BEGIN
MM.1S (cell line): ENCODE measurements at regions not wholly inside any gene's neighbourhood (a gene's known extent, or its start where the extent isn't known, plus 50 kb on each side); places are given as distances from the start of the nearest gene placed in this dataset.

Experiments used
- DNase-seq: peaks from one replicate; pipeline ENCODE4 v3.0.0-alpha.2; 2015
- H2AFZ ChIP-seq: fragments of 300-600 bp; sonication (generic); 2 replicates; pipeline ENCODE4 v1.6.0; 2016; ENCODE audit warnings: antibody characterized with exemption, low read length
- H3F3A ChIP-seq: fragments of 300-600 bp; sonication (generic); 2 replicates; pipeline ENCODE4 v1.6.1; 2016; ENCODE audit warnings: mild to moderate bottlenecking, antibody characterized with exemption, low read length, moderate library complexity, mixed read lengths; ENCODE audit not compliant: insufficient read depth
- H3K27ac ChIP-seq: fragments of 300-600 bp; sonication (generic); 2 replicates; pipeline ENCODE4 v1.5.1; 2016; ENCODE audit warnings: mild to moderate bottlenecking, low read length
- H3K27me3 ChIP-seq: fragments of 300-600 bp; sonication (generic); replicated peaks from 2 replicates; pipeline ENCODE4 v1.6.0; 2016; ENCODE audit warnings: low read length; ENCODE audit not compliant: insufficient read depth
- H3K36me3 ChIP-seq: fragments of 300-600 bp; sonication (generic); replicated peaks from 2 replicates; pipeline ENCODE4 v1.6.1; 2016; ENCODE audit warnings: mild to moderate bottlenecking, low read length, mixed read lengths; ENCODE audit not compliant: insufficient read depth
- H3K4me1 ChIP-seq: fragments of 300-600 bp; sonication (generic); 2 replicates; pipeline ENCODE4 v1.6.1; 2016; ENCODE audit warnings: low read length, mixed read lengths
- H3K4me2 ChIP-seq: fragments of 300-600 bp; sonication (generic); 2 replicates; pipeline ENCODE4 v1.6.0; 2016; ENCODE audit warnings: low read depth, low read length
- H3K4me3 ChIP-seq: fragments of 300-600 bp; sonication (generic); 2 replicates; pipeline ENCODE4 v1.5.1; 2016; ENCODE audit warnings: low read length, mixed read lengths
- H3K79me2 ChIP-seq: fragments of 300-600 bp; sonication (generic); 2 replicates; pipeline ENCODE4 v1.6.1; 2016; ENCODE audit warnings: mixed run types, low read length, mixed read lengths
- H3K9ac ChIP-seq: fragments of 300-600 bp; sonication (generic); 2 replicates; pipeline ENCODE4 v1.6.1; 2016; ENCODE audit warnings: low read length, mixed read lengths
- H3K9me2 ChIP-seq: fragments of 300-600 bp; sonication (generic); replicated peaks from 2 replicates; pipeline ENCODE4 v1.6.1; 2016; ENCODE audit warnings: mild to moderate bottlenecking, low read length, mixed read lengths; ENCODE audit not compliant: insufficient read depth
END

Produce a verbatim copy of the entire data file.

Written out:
MM.1S (cell line): ENCODE measurements at regions not wholly inside any gene's neighbourhood (a gene's known extent, or its start where the extent isn't known, plus 50 kb on each side); places are given as distances from the start of the nearest gene placed in this dataset.

Experiments used
- DNase-seq: peaks from one replicate; pipeline ENCODE4 v3.0.0-alpha.2; 2015
- H2AFZ ChIP-seq: fragments of 300-600 bp; sonication (generic); 2 replicates; pipeline ENCODE4 v1.6.0; 2016; ENCODE audit warnings: antibody characterized with exemption, low read length
- H3F3A ChIP-seq: fragments of 300-600 bp; sonication (generic); 2 replicates; pipeline ENCODE4 v1.6.1; 2016; ENCODE audit warnings: mild to moderate bottlenecking, antibody characterized with exemption, low read length, moderate library complexity, mixed read lengths; ENCODE audit not compliant: insufficient read depth
- H3K27ac ChIP-seq: fragments of 300-600 bp; sonication (generic); 2 replicates; pipeline ENCODE4 v1.5.1; 2016; ENCODE audit warnings: mild to moderate bottlenecking, low read length
- H3K27me3 ChIP-seq: fragments of 300-600 bp; sonication (generic); replicated peaks from 2 replicates; pipeline ENCODE4 v1.6.0; 2016; ENCODE audit warnings: low read length; ENCODE audit not compliant: insufficient read depth
- H3K36me3 ChIP-seq: fragments of 300-600 bp; sonication (generic); replicated peaks from 2 replicates; pipeline ENCODE4 v1.6.1; 2016; ENCODE audit warnings: mild to moderate bottlenecking, low read length, mixed read lengths; ENCODE audit not compliant: insufficient read depth
- H3K4me1 ChIP-seq: fragments of 300-600 bp; sonication (generic); 2 replicates; pipeline ENCODE4 v1.6.1; 2016; ENCODE audit warnings: low read length, mixed read lengths
- H3K4me2 ChIP-seq: fragments of 300-600 bp; sonication (generic); 2 replicates; pipeline ENCODE4 v1.6.0; 2016; ENCODE audit warnings: low read depth, low read length
- H3K4me3 ChIP-seq: fragments of 300-600 bp; sonication (generic); 2 replicates; pipeline ENCODE4 v1.5.1; 2016; ENCODE audit warnings: low read length, mixed read lengths
- H3K79me2 ChIP-seq: fragments of 300-600 bp; sonication (generic); 2 replicates; pipeline ENCODE4 v1.6.1; 2016; ENCODE audit warnings: mixed run types, low read length, mixed read lengths
- H3K9ac ChIP-seq: fragments of 300-600 bp; sonication (generic); 2 replicates; pipeline ENCODE4 v1.6.1; 2016; ENCODE audit warnings: low read length, mixed read lengths
- H3K9me2 ChIP-seq: fragments of 300-600 bp; sonication (generic); replicated peaks from 2 replicates; pipeline ENCODE4 v1.6.1; 2016; ENCODE audit warnings: mild to moderate bottlenecking, low read length, mixed read lengths; ENCODE audit not compliant: insufficient read depth